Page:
The “value of information” (VOI) is a generic term for the increase in value resulting from better information to guide management, or alternatively, the value foregone under uncertainty about the impacts of management (Yokota and Thompson, Medical Decision Making 2004;24: 287). The value of information can be characterized...

Williams, Byron K.; Johnson, Fred A.
Williams, B. K., and F. A. Johnson. 2015. Value of information in natural resource management: technical developments and application to pink-footed geese. Ecology and Evolution 6:In press.

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Year Published: 2014

Morphology-dependent water budgets and nutrient fluxes in arctic thaw ponds

Thaw ponds on the Arctic Coastal Plain of Alaska are productive ecosystems, providing habitat and food resources for many fish and bird species. Permafrost in this region creates unique pond morphologies: deep troughs, shallow low-centred polygons (LCPs) and larger coalescent ponds. By monitoring seasonal trends in pond volume and chemistry, we...

Koch, Joshua C.; Gurney, Kirsty; Wipfli, Mark S.
Koch, J. C., K. Gurney, and M. S. Wipfli. 2014. Morphology-dependent water budgets and nutrient fluxes in Arctic thaw ponds. Permafrost and Periglacial Processes 25(2):79-93. doi:10.1002/ppp.1804

Filter Total Items: 29
Date published: November 16, 2016

USGS Study Reveals Interactive Effects of Climate Change, Invasive Species on Native Fish

A new USGS study shows non-native Brown Trout can place a burden on native Brook Trout under the increased water temperatures climate change can cause.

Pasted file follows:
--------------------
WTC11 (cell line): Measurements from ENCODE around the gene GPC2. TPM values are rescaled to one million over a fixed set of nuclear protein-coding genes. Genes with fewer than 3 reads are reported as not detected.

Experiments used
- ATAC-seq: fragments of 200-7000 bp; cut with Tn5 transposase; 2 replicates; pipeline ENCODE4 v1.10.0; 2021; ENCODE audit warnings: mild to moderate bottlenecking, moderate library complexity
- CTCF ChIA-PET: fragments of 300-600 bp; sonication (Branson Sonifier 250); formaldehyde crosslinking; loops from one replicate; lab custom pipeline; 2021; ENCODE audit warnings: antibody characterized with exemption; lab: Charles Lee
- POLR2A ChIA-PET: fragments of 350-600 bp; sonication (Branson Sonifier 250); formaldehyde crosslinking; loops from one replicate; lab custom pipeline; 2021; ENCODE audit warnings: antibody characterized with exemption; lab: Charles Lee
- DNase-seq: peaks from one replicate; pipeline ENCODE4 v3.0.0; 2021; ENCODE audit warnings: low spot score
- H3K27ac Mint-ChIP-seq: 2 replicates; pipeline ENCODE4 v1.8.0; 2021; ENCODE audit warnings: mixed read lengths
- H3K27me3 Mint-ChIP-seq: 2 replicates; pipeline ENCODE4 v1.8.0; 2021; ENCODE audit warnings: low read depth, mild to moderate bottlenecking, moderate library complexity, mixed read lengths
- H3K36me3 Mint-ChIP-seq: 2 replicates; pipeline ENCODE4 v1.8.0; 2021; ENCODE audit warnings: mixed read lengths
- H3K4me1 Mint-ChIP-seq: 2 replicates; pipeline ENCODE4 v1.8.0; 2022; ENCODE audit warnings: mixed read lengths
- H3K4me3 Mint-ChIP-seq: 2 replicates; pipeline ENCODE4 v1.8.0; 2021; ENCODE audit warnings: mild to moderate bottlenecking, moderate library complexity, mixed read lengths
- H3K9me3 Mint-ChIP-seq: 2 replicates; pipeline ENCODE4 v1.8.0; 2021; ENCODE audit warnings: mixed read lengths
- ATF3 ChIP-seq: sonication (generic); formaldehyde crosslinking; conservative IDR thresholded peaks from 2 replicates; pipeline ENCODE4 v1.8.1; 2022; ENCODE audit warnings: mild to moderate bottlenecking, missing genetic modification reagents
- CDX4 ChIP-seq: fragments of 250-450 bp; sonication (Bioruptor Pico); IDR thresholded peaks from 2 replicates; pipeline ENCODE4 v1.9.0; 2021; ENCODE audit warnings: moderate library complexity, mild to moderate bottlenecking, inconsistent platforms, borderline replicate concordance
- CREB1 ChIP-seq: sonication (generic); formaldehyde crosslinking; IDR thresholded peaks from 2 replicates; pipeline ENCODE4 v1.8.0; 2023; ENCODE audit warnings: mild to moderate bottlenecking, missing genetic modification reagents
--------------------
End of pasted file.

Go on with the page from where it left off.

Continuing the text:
Date published: May 6, 2016

Happy Mother’s Day to Moms of All Species

USGS wishes to honor all mothers, of all species. Many of our research findings have and are shedding light on the lives of non-human moms.  

Date published: April 4, 2016

Despite Long-Lasting Pollutants, Ospreys Thrive in US’ Largest Estuary

The world's largest breeding population of ospreys is coping well with the long-lasting residues of toxic chemicals that were banned decades ago but remain in the Chesapeake Bay food chain at varying levels, such as the pesticide DDT and insulating chemicals known as PCBs.

Date published: April 4, 2016

Cold Mountain Streams Offer Climate Refuge

A new study offers hope for cold-water species in the face of climate change. The study, published today in the Proceedings of the National Academy of Sciences, addresses a longstanding paradox between predictions of widespread extinctions of cold-water species and a general lack of evidence for those extinctions despite decades of recent climate change.

Date published: January 15, 2016

Biodiversity Critical to Maintaining Healthy Ecosystems

Researchers have found clear evidence that biological communities rich in species are substantially healthier and more productive than those depleted of species.